Changes to the Paycheck Protection Program
Updated: Jul 22, 2020
By Sarah Everhart
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In early April I posted about the Paycheck Protection Program (PPP). The PPP, a forgivable loan program meant to provide financial assistance during the COVID-19 pandemic, was part of the Coronavirus Aid, Relief, and Economic Security Act (CARES). On June 5, 2020, President Trump signed the Paycheck Protection Program Flexibility Act of 2020 (PPPFA) into law (H.R. 7010). The PPPFA is an attempt to address many of the concerns about the PPP expressed by the small business community. This post will provide an overview of some of the legislative changes to the PPP.
Extension of the Period to Use PPP Funds
According to the terms of the PPP, the Small Business Administration (SBA) will forgive loans if all employees are kept on the payroll for eight weeks. The PPPFA extends the covered period for loan forgiveness from eight weeks after the date of loan disbursement to the earlier of 24 weeks from the date the PPP loan is originated or Dec. 31, 2020. Borrowers who received their loans before June 5th can elect to use either an 8-week period or a 24-week period, however, borrowers who receive their loan after June 5th borrowers are required to use the 24-week period. Businesses will still need to spend the money on payroll and authorized expenses (rent, mortgage payments, utilities, and interest on loans) but they now have an extended period in which to do so.
Adjustment of Allowable Percentage Spent on Payroll
One of the major concerns about the PPP, particularly for businesses unable to operate due to COVID-19, was the requirement to spend 75% of the loan on payroll-related expenses. The 75% requirement meant employers who received PPP funding and wanted full loan forgiveness were forced, in some situations, to pay workers who were not actually working. The PPPFA reduces the percentage of the loan proceeds required to be spent on payroll from 75% to 60%. If a borrower uses less than 60% of the loan amount for payroll costs during the forgiveness period, the borrower will be eligible for a reduced amount of loan forgiveness.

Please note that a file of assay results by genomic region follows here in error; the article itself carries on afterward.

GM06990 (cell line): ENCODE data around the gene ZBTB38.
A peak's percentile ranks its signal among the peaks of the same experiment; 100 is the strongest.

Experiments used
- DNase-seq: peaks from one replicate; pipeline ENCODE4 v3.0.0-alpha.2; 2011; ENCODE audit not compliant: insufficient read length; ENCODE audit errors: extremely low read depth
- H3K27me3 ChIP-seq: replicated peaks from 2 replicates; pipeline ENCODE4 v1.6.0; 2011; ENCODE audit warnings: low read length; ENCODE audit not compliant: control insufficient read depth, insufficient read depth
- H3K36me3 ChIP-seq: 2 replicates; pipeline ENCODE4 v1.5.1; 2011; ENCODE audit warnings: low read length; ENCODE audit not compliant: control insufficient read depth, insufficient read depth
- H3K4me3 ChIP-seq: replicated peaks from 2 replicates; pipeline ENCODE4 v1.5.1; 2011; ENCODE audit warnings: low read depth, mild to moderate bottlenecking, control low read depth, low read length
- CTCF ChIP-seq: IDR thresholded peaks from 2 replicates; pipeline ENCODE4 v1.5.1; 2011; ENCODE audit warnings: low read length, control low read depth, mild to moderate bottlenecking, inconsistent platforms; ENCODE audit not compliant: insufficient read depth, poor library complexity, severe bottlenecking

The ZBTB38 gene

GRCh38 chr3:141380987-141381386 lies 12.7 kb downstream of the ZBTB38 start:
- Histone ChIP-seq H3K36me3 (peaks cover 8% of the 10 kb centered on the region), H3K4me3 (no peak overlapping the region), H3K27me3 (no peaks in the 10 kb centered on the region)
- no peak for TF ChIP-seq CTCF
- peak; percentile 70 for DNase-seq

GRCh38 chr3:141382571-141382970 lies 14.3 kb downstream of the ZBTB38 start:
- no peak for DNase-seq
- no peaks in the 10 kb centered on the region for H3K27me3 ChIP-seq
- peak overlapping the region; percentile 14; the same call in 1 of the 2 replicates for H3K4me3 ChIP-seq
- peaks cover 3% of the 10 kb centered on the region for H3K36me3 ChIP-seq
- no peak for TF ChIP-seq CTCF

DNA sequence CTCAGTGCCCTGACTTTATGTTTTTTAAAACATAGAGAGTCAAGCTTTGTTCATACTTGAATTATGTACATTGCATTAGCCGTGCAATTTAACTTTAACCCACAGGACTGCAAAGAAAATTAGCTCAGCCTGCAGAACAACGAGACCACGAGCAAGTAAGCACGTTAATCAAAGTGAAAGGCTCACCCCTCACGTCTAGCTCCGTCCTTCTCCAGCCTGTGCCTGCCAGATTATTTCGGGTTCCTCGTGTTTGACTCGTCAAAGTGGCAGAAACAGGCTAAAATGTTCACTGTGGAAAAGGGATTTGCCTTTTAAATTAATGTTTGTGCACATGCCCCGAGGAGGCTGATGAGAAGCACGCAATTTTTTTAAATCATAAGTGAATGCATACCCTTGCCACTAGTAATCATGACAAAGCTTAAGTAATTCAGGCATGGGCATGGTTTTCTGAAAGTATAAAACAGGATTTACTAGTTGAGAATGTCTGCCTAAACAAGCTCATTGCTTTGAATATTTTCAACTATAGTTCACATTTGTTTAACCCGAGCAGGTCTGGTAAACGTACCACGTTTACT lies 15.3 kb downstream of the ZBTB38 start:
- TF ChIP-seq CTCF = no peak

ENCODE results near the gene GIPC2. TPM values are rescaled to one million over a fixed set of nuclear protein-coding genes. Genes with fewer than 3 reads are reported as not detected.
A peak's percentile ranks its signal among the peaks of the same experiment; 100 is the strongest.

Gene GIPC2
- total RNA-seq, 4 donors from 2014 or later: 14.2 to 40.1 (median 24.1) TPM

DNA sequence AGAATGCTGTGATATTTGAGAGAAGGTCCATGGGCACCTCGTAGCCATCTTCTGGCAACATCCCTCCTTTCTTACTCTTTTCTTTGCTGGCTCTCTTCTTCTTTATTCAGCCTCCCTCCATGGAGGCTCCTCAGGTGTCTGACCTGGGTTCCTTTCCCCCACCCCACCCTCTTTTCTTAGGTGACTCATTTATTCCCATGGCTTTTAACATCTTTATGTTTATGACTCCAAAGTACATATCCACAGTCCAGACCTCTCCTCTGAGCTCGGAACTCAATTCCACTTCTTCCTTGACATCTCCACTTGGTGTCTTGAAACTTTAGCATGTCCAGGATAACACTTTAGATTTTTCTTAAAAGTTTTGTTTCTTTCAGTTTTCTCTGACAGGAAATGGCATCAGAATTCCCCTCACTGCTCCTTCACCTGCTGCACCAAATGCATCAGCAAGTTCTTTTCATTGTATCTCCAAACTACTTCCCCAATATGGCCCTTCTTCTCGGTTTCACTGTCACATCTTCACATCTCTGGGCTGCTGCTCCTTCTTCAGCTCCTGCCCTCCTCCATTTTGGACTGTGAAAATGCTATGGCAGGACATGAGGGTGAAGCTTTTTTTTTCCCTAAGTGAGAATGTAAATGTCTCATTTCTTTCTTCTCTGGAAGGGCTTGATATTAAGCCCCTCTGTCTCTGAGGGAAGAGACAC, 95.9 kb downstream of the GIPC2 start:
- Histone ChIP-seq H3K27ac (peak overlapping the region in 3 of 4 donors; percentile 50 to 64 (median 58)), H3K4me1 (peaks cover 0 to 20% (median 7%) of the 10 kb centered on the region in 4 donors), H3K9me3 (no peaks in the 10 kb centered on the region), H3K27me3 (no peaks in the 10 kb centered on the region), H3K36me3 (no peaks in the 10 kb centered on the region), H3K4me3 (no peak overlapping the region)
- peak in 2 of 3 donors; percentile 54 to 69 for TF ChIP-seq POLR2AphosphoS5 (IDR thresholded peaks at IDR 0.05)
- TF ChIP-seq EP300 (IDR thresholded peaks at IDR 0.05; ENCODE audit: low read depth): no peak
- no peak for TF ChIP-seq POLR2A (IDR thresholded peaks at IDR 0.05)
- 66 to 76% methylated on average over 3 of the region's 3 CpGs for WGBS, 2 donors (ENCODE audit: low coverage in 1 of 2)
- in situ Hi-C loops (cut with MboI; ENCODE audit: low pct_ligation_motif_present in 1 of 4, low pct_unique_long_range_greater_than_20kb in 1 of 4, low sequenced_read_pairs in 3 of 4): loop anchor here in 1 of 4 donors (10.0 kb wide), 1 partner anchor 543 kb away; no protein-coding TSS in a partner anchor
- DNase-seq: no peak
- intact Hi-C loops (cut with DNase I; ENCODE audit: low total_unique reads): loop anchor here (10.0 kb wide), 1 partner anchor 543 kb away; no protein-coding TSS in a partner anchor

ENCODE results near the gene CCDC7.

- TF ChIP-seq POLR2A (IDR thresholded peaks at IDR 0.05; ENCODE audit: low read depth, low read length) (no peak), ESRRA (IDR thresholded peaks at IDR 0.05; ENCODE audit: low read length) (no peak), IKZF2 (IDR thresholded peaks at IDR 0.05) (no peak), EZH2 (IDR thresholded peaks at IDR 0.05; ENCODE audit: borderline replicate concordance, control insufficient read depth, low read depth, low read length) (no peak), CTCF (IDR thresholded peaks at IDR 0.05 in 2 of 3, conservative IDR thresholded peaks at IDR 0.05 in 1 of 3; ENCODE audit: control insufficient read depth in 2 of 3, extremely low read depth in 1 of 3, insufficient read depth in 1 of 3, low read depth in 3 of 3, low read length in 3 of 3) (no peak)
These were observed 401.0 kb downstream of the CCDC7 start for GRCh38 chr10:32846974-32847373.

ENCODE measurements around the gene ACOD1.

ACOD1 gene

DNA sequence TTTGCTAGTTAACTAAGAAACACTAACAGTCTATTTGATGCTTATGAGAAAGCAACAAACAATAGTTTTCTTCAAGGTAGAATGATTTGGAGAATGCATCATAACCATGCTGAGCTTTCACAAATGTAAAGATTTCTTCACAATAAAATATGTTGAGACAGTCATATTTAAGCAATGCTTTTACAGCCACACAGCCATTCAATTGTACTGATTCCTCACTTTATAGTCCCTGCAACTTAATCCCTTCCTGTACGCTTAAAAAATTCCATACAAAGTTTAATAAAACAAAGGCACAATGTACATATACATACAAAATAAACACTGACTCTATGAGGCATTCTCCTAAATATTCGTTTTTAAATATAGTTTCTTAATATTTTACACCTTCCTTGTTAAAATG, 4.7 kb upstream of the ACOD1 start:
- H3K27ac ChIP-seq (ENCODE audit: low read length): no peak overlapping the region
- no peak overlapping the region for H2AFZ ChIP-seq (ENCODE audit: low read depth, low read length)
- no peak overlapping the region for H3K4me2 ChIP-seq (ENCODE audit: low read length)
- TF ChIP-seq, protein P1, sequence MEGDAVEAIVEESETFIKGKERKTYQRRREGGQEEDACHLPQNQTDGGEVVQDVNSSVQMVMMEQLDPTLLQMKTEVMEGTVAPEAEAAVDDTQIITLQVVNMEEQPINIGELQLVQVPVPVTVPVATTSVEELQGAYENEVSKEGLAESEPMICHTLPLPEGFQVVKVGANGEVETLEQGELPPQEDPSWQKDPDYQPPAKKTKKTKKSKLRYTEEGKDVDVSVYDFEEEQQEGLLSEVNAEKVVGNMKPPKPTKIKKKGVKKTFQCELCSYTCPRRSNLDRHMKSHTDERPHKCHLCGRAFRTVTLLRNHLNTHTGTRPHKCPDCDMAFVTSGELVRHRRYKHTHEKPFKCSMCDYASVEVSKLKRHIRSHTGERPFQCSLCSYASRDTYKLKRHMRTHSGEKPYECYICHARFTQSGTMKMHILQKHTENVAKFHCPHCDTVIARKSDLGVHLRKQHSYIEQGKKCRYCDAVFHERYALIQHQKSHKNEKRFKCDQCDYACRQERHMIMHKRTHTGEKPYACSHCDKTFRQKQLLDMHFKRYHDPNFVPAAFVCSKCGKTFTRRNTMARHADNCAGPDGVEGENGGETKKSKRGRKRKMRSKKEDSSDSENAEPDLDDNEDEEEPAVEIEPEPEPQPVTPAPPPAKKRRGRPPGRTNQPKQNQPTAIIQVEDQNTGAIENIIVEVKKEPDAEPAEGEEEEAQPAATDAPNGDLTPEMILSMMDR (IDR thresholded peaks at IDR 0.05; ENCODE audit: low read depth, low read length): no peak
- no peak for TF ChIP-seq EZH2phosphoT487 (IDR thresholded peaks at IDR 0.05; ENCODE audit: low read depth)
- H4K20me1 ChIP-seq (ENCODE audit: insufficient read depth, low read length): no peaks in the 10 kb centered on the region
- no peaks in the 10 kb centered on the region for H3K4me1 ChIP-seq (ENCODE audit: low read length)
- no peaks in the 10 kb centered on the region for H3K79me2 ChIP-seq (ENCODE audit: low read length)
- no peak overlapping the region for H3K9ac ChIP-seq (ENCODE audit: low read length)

Amendment to FTE Employee Retention Requirements
The purpose of the PPP was the retention of full-time employees (FTE) and, to be eligible for full loan forgiveness, businesses were required to rehire the same number of FTE as they had prior to the onset of COVID-19 by June 30, 2020. The PPPFA extends the rehire date to December 31, 2020. According to this article, the PPPFA also creates an exception if the business is able to demonstrate it:
is unable to rehire an individual who was an employee of the eligible recipient on or before February 15, 2020;
is able to demonstrate an inability to hire similarly qualified employees on or before December 31, 2020; or
is able to demonstrate an inability to return to the same level of business activity as the business had prior to February 15, 2020.
Extension of the Deferral Period and Maturity Date
According to the PPP, loan payments were deferred for a minimum of six months, but not to exceed one year. The PPPFA replaces this period with deferral time frames tied to forgiveness of the loan. Payments are deferred until the date on which the amount of forgiveness determined is remitted to the lender. If a borrower does not submit to his/her lender a loan forgiveness application within 10 months after the end of the loan forgiveness covered period (either the 8 or 24 week period referenced above), the borrower must begin paying principal and interest after that period.
For loans made before June 5, 2020, the maturity is two years; however, borrowers and lenders may mutually agree to extend the maturity of such loans to five years. According to the PPPFA, for loans made on or after June 5, the maturity is five years. A loan is considered to be made when the SBA assigns a loan number to the PPP loan.
Application and Regulations
The PPPFA confirms that June 30, 2020, is the last date on which a PPP loan application can be approved. On June 12, a new PPP application was released. On June 11, 2020, the SBA published revisions to its First Interim Final Rule on the Paycheck Protection Program. These regulations are a good source of information for how the PPPFA amends and impacts the PPP.